2001 Census: Religion
This table gives information about the percentage of the population that occupies each religion. This Census question was voluntary; people that did not answer the question were put into the ‘Religion not stated’ group. All people are included in this table.
|All People||Christian||Buddhist||Hindu||Jewish||Muslim||Sikh||Other religions||No religion||Not stated|
|Basingstoke & Deane||152,573||74.02||0.16||0.45||0.12||0.51||0.22||0.33||16.98||7.22|
|Hampshire (Including Portsmouth and Southampton)||1,644,249||73.86||0.22||0.33||0.11||0.76||0.29||0.35||16.86||7.22|
The 2001 Census asked a (voluntary) question on religion for the first time.
76.2 per cent of Hampshire residents stated they were Christian. 15.6 per cent said they had no religion, and a further 6.9 per cent chose not to answer the question at all or gave an invalid response (e.g. Jedi Knight).
In England and Wales as a whole, 71.8 per cent of the population stated they were Christian, 14.8 per cent said they had no religion, and 7.7 per cent chose not to respond or gave an invalid response.
Only 1.3 per cent of Hampshire residents belonged to other recognised religions in 2001. The largest group was Muslims, accounting for 0.35 per cent of Hampshire residents, followed by Hindus at 0.25 per cent.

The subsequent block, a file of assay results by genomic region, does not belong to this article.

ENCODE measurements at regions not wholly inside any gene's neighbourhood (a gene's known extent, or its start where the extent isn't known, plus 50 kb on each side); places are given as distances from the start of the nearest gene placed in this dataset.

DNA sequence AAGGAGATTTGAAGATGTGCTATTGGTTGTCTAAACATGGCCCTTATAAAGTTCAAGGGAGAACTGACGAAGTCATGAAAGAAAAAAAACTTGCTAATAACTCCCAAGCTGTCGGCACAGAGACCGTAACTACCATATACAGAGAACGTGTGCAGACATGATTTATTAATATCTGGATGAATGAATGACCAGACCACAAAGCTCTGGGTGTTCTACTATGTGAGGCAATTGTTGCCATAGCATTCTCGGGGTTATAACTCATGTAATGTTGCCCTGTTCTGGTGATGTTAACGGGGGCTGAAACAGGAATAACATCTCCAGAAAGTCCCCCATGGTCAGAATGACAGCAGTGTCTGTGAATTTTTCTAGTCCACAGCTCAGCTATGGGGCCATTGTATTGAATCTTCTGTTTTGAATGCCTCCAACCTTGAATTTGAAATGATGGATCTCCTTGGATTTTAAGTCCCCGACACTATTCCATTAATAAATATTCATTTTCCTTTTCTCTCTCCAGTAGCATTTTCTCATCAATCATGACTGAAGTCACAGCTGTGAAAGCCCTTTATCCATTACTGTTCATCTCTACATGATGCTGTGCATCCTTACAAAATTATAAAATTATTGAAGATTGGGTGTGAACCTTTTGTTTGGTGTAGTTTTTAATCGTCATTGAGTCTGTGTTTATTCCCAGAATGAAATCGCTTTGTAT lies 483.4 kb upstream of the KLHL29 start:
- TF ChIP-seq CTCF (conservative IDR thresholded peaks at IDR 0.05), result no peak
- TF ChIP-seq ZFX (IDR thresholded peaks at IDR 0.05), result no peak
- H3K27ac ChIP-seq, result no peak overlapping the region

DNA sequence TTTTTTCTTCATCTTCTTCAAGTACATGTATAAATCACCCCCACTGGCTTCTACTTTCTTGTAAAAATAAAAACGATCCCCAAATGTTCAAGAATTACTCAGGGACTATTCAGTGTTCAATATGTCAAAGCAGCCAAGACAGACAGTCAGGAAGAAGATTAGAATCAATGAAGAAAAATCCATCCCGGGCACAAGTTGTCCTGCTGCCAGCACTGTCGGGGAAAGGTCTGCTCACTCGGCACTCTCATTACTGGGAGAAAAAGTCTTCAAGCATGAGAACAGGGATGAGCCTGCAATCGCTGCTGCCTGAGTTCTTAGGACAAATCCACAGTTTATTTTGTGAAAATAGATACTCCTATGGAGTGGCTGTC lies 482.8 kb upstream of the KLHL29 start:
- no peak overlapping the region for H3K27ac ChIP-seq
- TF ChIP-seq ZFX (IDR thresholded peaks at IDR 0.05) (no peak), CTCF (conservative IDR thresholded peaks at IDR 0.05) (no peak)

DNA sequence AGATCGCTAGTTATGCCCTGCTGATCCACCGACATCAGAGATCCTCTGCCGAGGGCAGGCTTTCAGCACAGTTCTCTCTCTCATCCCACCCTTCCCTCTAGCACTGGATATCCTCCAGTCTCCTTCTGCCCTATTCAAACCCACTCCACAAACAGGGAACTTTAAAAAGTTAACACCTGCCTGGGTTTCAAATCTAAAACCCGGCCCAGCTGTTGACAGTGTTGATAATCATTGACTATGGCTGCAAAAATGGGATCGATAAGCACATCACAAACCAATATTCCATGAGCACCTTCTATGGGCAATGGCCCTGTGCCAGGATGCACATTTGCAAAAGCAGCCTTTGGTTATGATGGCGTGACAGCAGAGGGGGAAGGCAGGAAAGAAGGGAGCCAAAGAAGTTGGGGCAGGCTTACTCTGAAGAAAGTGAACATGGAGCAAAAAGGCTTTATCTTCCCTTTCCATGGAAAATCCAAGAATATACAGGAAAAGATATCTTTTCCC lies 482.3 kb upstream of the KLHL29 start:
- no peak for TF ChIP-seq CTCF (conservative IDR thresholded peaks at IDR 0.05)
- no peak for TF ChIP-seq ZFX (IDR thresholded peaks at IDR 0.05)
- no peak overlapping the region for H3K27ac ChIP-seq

3 per cent of residents in England and Wales were Muslim, 1.1 per cent Hindu, 0.6 per cent Sikh, 0.5 per cent Jewish and 0.3 per cent Buddhist.
The New Forest and Test Valley had the largest percentages of their population reporting their religion as Christian, with 78.3 per cent and 78.1 per cent respectively. The smallest percentages were in Rushmoor (73 per cent) and Havant (73.5 per cent). A high of 17.4 per cent of people in Havant said they had no religion and a further 8 per cent did not state a religion. No other religions in Hampshire districts contained more than 1 per cent of the population, the largest other religion was Hindu in Rushmoor, containing 0.62 per cent of the population.
Portsmouth and Southampton
The minority religions were more prominent in the two cities. 2.2 per cent of Portsmouth residents, and 2 per cent of Southampton residents were Muslim in 2001 (compared to 3 per cent in England and Wales), and 1.3 per cent of Southampton residents were Sikh, a higher proportion than the national average of 0.6 per cent.